Claudine Gay speaks during the 368th Commencement Exercises at Harvard University in Cambridge, Massachusetts, on May 30, 2019.

Brian Snyder | Reuters

Harvard University President Claudine Gay resigned Tuesday amid new allegations of plagiarism, becoming the second Ivy League leader to step down after controversy over their congressional testimony last month about antisemitism on campus.

Gay, who was the first Black person and only the second woman to serve as Harvard’s president, held that post for just over six months. Her tenure is the shortest in the university’s history.

Alan Garber, Harvard’s provost and chief academic officer, will serve as the university’s interim president while the Harvard Corporation searches for a permanent replacement.

“It is with a heavy heart but a deep love for Harvard that I write to share that I will be stepping down as president,” Gay said in a statement Tuesday.

“This is not a decision I came to easily. Indeed, it has been difficult beyond words because I have looked forward to working with so many of you to advance the commitment to academic excellence that has propelled this great university across centuries,” she said.

“But, after consultation with members of the Corporation, it has become clear that it is in the best interests of Harvard for me to resign so that our community can navigate this moment of extraordinary challenge with a focus on the institution rather than any individual,” Gay said.

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On Monday, the Free Beacon news site reported that a new unsigned complaint filed with Harvard had six new allegations of plagiarism against Gay.

The Harvard Corporation several weeks ago said that an “independent review” of Gay’s published academic work had found several instances where she failed to adequately cite a source, and that she was requesting changes to two articles to correct that failure. But additional claims of plagiarism followed that statement, up to and including Monday, even as Gay said she was standing by the “integrity of my scholarship.”

A spokesman for Harvard, and Gay’s office, did not immediately respond to CNBC’s requests for comment.

Gay and then-University of Pennsylvania President Liz Magill were criticized for answers they gave to Rep. Elise Stefanik, R-N.Y., and others at a Dec. 5 House committee hearing on antisemitism on university campuses in the wake of the Oct. 7 attack on Israel by Palestinian militant group Hamas.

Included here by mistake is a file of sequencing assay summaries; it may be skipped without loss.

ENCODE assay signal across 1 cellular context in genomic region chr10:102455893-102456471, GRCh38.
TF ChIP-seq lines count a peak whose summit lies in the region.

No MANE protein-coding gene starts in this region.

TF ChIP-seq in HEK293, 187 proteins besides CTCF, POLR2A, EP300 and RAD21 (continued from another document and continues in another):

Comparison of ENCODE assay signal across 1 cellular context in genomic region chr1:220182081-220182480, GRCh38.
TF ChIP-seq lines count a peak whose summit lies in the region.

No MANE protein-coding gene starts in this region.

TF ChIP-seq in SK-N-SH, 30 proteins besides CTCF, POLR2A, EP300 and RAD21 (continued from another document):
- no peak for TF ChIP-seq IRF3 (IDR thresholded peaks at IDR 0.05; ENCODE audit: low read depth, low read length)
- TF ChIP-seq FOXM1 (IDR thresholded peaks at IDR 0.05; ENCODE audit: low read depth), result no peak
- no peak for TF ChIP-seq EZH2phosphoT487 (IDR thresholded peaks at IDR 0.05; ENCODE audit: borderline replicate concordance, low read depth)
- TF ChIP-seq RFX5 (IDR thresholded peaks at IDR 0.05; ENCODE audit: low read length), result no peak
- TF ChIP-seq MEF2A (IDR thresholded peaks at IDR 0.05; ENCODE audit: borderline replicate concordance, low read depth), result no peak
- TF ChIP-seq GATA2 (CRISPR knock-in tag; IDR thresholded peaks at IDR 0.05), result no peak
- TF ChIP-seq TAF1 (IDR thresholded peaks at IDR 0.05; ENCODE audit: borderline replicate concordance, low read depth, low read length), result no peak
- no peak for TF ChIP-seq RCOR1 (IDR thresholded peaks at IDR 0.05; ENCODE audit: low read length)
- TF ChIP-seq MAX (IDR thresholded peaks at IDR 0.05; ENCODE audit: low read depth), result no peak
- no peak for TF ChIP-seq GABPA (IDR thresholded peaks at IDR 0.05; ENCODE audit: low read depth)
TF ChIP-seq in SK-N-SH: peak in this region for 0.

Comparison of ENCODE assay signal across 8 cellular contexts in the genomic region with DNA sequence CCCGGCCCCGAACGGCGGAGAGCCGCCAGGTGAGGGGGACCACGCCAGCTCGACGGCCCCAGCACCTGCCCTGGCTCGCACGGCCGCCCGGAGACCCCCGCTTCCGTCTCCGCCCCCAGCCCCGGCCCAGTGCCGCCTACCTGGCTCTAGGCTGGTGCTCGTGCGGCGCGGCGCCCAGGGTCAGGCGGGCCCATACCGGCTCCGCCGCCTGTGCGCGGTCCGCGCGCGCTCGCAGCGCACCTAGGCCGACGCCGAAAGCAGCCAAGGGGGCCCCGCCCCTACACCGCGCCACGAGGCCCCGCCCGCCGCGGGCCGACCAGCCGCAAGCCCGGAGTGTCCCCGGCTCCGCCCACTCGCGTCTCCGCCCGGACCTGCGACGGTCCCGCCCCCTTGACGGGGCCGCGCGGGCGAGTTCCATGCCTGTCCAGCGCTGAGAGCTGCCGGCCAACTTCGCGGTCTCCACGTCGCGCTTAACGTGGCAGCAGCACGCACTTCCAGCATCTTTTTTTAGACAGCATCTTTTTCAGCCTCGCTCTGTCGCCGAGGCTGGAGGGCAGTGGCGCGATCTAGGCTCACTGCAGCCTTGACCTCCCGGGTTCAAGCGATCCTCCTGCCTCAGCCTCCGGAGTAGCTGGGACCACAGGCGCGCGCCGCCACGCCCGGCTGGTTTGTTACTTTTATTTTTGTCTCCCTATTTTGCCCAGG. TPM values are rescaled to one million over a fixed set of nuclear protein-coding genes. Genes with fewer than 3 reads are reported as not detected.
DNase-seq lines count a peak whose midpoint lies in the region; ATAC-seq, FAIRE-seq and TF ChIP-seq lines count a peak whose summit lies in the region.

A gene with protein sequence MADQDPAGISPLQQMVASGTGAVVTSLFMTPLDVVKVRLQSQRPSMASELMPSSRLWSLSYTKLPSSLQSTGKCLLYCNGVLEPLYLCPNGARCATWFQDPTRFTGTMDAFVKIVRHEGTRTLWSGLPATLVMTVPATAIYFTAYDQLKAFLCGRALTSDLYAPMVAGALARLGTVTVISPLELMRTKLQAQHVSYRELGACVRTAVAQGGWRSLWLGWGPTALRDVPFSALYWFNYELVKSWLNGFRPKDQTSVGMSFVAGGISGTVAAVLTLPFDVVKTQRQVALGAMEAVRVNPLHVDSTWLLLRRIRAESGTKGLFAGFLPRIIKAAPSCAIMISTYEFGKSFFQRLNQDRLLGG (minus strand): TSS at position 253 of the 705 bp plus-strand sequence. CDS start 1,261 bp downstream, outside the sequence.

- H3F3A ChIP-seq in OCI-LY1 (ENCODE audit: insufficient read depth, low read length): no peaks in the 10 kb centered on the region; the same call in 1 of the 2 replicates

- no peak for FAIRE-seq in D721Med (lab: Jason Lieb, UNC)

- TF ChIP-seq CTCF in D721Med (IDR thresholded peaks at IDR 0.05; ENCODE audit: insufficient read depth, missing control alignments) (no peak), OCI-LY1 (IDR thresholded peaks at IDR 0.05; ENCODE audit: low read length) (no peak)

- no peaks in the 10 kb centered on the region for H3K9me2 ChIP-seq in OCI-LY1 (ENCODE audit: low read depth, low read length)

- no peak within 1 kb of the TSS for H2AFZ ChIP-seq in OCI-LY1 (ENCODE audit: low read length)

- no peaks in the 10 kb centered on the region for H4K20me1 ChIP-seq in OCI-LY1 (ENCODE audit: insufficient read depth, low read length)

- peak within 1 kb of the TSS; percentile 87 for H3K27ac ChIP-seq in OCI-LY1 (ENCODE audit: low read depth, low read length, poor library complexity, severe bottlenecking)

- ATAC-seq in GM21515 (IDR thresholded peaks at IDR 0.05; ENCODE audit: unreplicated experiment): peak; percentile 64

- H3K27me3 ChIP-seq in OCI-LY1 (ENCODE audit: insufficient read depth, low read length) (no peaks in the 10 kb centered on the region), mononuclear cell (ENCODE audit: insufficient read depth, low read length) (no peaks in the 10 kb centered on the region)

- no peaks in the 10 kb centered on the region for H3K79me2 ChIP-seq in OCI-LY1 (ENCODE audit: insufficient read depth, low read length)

Rep. Elise Stefanik, R-N.Y., speaks during a news conference with House Republican leadership at the U.S. Capitol in Washington, D.C., on Nov. 29, 2023.

Drew Angerer | Getty Images

Stefanik asked Gay and Magill, as well as Massachusetts Institute of Technology President Sally Kornbluth, if “calling for the genocide of Jews” would violate their respective schools’ codes of conduct.

Magill and Gay were blasted for not directly answering such questions, saying that whether there was a conduct code violation depended on the context of the antisemitic statement.

They both later issued statements that said they should have been clearer in condemning such speech.

Magill resigned on Dec. 10. Gay kept her job for several more weeks after the Harvard Corporation, which governs the university, gave her its backing.

Stefanik in a tweet on Tuesday responded to Gay’s resignation by writing, “TWO DOWN.”

@Harvard knows that this long overdue forced resignation of the antisemitic plagiarist president is just the beginning of what will be the greatest scandal of any college or university in history,” wrote Stefanik.

In a statement, the Harvard Corporation said it was accepting Gay’s resignation “with sorrow.”

“While President Gay has acknowledged missteps and has taken responsibility for them, it is also true that she has shown remarkable resilience in the face of deeply personal and sustained attacks,” the statement said.

“While some of this has played out in the public domain, much of it has taken the form of repugnant and in some cases racist vitriol directed at her through disgraceful emails and phone calls. We condemn such attacks in the strongest possible terms.”

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